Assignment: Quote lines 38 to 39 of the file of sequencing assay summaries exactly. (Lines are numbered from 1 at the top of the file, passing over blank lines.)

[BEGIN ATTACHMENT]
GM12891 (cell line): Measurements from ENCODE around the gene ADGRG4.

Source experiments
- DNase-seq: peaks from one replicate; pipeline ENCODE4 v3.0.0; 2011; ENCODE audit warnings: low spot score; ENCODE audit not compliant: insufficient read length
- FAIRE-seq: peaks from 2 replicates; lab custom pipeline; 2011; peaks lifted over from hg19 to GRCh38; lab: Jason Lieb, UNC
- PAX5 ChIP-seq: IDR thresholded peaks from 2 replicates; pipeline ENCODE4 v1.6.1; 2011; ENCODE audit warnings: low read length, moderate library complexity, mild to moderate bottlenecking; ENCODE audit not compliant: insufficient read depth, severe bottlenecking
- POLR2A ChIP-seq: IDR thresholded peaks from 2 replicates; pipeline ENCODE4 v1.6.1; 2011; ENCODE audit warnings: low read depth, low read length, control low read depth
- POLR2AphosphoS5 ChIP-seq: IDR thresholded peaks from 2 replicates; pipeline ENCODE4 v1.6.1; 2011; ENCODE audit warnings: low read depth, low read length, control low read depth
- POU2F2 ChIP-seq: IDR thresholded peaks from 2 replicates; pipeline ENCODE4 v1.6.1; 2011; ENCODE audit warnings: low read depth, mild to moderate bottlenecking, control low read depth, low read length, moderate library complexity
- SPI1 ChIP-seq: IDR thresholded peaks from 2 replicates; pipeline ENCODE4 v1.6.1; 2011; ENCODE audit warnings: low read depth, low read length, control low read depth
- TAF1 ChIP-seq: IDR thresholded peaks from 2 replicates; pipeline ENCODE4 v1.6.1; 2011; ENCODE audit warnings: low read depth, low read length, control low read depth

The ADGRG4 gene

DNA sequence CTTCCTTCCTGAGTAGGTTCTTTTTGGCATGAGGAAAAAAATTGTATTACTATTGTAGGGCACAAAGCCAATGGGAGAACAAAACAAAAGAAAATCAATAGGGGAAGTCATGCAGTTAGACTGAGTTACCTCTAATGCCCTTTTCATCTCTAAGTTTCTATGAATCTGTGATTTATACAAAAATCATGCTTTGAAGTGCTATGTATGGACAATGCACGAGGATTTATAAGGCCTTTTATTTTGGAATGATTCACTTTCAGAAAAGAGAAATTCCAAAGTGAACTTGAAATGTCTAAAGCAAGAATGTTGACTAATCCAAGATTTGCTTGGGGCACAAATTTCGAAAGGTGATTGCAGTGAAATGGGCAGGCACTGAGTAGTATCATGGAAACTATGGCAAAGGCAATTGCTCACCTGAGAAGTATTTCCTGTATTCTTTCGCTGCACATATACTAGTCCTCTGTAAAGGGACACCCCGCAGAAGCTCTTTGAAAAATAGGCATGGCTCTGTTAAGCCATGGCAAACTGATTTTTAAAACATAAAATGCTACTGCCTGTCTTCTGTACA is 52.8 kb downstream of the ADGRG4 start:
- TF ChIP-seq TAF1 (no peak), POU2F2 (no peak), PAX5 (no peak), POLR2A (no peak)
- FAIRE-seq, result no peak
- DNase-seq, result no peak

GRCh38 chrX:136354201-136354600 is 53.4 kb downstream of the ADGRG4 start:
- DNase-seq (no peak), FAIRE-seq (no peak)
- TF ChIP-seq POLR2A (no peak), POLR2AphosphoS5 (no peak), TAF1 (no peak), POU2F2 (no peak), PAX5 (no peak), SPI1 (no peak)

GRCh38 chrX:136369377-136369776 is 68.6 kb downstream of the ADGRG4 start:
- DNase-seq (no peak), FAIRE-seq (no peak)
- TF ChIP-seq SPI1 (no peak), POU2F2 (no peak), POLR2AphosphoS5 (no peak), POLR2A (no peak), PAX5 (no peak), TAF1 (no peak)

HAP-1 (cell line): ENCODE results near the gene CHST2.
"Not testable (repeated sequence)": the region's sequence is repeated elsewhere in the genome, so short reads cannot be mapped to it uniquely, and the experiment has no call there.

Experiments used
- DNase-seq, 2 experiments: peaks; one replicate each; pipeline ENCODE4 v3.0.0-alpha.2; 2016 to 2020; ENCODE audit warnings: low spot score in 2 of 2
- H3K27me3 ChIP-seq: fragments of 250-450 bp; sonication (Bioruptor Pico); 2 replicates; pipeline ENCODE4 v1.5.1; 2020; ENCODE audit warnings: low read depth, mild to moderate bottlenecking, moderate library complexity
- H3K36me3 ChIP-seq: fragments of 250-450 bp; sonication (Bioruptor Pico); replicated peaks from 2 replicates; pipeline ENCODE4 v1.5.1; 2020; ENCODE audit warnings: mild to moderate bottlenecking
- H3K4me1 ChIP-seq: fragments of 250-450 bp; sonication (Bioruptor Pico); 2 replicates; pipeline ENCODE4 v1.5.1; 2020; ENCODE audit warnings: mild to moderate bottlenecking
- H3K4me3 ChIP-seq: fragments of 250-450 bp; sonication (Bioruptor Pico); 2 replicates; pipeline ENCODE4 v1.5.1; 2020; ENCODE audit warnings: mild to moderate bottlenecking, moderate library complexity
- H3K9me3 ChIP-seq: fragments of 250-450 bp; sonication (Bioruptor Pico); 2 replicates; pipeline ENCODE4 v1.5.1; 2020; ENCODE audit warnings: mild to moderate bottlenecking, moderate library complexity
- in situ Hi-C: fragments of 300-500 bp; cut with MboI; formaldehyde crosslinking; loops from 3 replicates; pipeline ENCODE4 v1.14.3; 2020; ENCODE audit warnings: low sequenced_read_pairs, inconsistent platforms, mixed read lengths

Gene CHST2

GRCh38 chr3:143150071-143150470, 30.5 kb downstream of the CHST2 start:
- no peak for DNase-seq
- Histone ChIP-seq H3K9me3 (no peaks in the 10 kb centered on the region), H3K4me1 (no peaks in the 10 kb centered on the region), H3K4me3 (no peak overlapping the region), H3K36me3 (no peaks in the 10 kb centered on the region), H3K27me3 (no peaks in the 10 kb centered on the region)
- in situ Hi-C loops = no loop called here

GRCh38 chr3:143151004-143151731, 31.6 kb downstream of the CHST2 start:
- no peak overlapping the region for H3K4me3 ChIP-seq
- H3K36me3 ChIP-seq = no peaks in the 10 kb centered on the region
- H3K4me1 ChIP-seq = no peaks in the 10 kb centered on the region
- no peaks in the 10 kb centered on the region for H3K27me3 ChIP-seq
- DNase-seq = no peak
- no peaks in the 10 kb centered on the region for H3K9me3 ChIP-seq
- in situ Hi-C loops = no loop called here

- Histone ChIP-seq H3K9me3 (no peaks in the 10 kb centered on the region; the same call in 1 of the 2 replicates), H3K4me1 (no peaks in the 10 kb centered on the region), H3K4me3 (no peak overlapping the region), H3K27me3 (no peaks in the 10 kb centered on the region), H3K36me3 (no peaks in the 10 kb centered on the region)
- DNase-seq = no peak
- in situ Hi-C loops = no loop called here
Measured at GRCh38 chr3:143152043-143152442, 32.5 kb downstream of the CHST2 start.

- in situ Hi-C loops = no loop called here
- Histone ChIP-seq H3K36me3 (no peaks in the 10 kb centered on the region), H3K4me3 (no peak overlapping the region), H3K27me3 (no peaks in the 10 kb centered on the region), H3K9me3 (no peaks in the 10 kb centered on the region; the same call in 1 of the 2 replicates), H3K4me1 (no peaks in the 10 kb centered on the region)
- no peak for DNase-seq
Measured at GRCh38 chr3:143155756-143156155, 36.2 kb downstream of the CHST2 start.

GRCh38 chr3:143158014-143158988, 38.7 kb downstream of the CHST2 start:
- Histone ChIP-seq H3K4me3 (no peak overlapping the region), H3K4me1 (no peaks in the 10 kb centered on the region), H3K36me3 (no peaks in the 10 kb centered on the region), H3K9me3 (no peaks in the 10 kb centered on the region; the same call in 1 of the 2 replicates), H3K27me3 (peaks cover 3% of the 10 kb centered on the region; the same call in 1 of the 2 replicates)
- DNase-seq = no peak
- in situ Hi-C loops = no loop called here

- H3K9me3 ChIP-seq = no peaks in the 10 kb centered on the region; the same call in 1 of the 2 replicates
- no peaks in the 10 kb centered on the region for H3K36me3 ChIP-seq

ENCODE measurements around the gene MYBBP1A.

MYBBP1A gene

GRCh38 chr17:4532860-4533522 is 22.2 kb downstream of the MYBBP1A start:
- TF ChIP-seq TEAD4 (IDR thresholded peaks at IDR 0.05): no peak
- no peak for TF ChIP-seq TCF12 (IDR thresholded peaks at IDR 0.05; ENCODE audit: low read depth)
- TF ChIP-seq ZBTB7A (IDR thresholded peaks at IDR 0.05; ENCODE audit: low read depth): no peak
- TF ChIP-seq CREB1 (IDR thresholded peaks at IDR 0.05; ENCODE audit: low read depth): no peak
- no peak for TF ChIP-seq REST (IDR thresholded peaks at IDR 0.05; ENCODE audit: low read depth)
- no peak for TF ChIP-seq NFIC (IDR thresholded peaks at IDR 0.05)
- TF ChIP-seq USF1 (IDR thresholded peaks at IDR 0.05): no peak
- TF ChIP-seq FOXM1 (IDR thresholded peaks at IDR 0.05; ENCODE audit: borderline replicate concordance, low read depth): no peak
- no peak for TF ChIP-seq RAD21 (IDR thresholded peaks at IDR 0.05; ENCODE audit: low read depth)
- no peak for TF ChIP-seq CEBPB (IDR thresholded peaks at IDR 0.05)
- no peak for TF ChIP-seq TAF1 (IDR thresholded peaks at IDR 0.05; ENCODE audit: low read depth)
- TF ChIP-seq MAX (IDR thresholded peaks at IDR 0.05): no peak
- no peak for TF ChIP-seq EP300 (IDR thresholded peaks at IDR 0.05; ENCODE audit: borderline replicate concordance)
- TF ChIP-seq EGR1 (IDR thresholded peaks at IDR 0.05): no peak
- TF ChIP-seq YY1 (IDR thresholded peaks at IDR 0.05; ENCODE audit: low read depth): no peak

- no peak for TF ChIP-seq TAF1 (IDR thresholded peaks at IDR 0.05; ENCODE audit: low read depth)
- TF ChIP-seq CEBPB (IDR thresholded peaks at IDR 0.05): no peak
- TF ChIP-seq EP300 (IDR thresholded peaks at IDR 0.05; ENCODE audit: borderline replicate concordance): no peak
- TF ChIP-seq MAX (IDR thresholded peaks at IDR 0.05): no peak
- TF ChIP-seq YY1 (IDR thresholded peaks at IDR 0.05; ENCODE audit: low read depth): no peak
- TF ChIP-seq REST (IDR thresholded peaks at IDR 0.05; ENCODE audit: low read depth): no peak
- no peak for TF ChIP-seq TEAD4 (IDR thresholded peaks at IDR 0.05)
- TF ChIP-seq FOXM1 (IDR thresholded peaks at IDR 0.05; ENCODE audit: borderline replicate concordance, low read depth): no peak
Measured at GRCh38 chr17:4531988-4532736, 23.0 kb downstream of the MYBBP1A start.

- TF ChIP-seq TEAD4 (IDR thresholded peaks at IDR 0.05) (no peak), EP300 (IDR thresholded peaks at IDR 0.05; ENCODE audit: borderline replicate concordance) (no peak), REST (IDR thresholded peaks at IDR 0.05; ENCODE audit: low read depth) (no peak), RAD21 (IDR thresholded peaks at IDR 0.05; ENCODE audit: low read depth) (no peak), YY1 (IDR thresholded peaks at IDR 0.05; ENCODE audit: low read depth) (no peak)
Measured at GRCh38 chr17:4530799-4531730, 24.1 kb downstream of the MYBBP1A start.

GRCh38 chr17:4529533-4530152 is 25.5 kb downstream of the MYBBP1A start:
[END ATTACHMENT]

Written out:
- no peak overlapping the region for H3K4me3 ChIP-seq
- H3K36me3 ChIP-seq = no peaks in the 10 kb centered on the region